How can tropical coral reefs be protected effectively? An international team of 37 scientists from around the world studied nearly 1,800 coral reefs to determine the effectiveness of protective measures in areas with varying degrees of human influence. The study comprises data collected over a period of nine years and was published this week in the renowned journal Proceedings of the National Academy of Sciences.
With his research on coral reefs off the Indonesian island of Sulawesi, reef ecologist Dr. Sebastian Ferse from the Leibniz Centre for Tropical Marine Research (ZMT) contributed to the study. “We have been able to show that the influence of humans in the vicinity of the managed areas determines which goals of protection are achieved,” reports Ferse.
Coral reef with plenty of fish in a National Park off Thailand.
Photo: Melanie Bon, Leibniz Centre for Tropical Marine Research
Protected areas in areas with high human impacts had only a quarter of the fish biomass compared to those in regions far from human influence. Reasons include illegal fishing and fish swimming across the boundaries of the protected zones into areas freely accessible to fishermen.
The scientists also compared protected and unprotected areas along varying degrees of human influence. “This allowed us to find out under which conditions protective measures have the greatest effect,” says Sebastian Ferse.
In regions with high human impacts, researchers found up to five times more fish biomass in protected areas than in reefs where fishing was not restricted. For most fish species, the highest effect of protection can be achieved where humans already have a fairly strong influence on the reefs. The adjacent marine areas also benefit from fish growing up in protected areas but spilling over to neighbouring reefs.
However, for the big predatory fish, such as sharks and large groupers, the results looked different. The probability of encountering these predatory fish in the protected areas at places with high human pressure was a hundred times lower than in areas far from human influence. About 200 dives were necessary to see one of the big predatory fish, but in remote places they were encountered on almost every second dive.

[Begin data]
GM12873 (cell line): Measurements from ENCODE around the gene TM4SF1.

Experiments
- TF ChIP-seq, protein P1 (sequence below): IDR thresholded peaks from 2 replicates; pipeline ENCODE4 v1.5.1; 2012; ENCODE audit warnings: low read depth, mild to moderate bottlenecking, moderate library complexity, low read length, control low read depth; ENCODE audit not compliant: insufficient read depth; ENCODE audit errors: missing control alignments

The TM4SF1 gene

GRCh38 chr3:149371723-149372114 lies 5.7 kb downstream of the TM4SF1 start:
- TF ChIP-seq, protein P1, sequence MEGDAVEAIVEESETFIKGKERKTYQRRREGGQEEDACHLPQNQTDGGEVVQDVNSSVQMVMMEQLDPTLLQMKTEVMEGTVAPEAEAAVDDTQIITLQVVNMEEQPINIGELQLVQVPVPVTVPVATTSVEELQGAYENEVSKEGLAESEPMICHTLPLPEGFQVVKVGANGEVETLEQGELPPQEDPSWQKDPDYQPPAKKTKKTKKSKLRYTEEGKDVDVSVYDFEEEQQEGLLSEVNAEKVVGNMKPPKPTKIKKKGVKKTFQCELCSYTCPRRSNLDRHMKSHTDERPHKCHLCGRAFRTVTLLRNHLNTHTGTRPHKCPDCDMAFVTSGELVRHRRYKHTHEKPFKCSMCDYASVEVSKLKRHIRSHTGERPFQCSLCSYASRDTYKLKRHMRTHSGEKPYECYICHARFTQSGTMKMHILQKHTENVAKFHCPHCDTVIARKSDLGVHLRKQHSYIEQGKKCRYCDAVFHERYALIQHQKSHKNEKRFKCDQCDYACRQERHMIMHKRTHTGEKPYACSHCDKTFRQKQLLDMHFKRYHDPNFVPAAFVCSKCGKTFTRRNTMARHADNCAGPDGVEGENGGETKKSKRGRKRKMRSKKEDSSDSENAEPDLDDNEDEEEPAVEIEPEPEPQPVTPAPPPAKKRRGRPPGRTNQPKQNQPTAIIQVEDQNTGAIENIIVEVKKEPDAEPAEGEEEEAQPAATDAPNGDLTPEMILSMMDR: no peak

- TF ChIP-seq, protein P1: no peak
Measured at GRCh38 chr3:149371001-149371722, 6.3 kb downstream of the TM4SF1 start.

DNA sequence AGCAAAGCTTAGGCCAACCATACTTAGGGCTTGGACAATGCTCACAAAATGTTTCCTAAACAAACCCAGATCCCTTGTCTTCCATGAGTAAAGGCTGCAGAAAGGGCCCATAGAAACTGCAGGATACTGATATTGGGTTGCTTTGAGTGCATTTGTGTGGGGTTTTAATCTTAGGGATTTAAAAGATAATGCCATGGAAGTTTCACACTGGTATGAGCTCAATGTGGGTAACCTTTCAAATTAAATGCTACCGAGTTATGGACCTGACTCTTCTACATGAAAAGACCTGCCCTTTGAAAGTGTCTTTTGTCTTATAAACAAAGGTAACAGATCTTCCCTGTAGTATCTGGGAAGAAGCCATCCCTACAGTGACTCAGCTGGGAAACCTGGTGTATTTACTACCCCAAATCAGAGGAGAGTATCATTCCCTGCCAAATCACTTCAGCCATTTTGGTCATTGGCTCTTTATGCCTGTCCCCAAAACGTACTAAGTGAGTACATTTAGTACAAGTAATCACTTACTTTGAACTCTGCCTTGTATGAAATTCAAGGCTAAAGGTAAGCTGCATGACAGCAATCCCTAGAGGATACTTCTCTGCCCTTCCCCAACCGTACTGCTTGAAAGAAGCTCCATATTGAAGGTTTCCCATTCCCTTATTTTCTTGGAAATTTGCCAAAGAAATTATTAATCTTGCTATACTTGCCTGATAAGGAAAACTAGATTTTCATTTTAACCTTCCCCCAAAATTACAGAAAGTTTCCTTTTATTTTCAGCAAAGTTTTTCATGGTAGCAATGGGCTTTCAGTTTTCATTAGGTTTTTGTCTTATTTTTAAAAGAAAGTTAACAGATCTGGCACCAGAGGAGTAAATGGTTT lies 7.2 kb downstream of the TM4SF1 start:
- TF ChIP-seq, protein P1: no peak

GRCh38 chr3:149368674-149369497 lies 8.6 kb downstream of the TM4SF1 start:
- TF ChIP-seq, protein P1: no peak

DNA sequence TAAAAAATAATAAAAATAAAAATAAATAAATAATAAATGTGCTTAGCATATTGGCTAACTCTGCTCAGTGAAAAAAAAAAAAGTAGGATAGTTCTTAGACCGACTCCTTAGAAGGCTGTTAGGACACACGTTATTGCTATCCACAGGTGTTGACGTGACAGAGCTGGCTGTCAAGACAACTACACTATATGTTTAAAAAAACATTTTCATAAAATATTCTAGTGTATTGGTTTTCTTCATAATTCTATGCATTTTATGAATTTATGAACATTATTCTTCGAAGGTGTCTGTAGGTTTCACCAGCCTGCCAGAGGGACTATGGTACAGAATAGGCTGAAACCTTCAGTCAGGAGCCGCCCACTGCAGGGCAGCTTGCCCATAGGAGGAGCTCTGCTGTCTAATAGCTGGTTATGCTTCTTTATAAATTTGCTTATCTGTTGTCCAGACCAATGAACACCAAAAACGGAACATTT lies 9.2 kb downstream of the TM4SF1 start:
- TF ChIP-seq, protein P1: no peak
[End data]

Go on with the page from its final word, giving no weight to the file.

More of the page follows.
“This is due to the fact that large predatory fish also roam over large areas and therefore swim beyond the boundaries of the protected zone more frequently,” says Ferse. “In addition, fishing usually selectively targets the largest species, so they are also the first to be decimated”. So, according to Ferse, when it comes to protecting large predatory fish such as sharks, protection efforts are best focused on the more remote areas.
In many locations it is not realistic to enforce protected areas with a complete ban on fishing due to the local social, economic and cultural conditions. “In the study, we therefore also examined the effectiveness of fishing restrictions, which, for example, only permits selected fishing methods,” explains Sebastian Ferse.
The results were encouraging. Although the effect of partial restrictions was not as great as with complete protection, there was significantly more fish biomass in these areas than in those with no restrictions at all. “Such a concept of protection is usually easier to accept and represents a compromise,” says Ferse.
The research results point to the trade-offs between conservation objectives such as protection of large predators or maximizing fishable biomass. They thus provide environmental managers with tangible information on tailored management approaches to meet specific objectives under particular local conditions.
The study titled "The gravity of human impacts mediates coral reef conservation gains" was published online this week in the journal Proceedings of the National Academy of Sciences: www.pnas.org/cgi/doi/10.1073/pnas.1708001115
Dr. Sebastian Ferse
Leibniz Centre for Tropical Marine Research (ZMT)
Phone: 0421 / 23800-28
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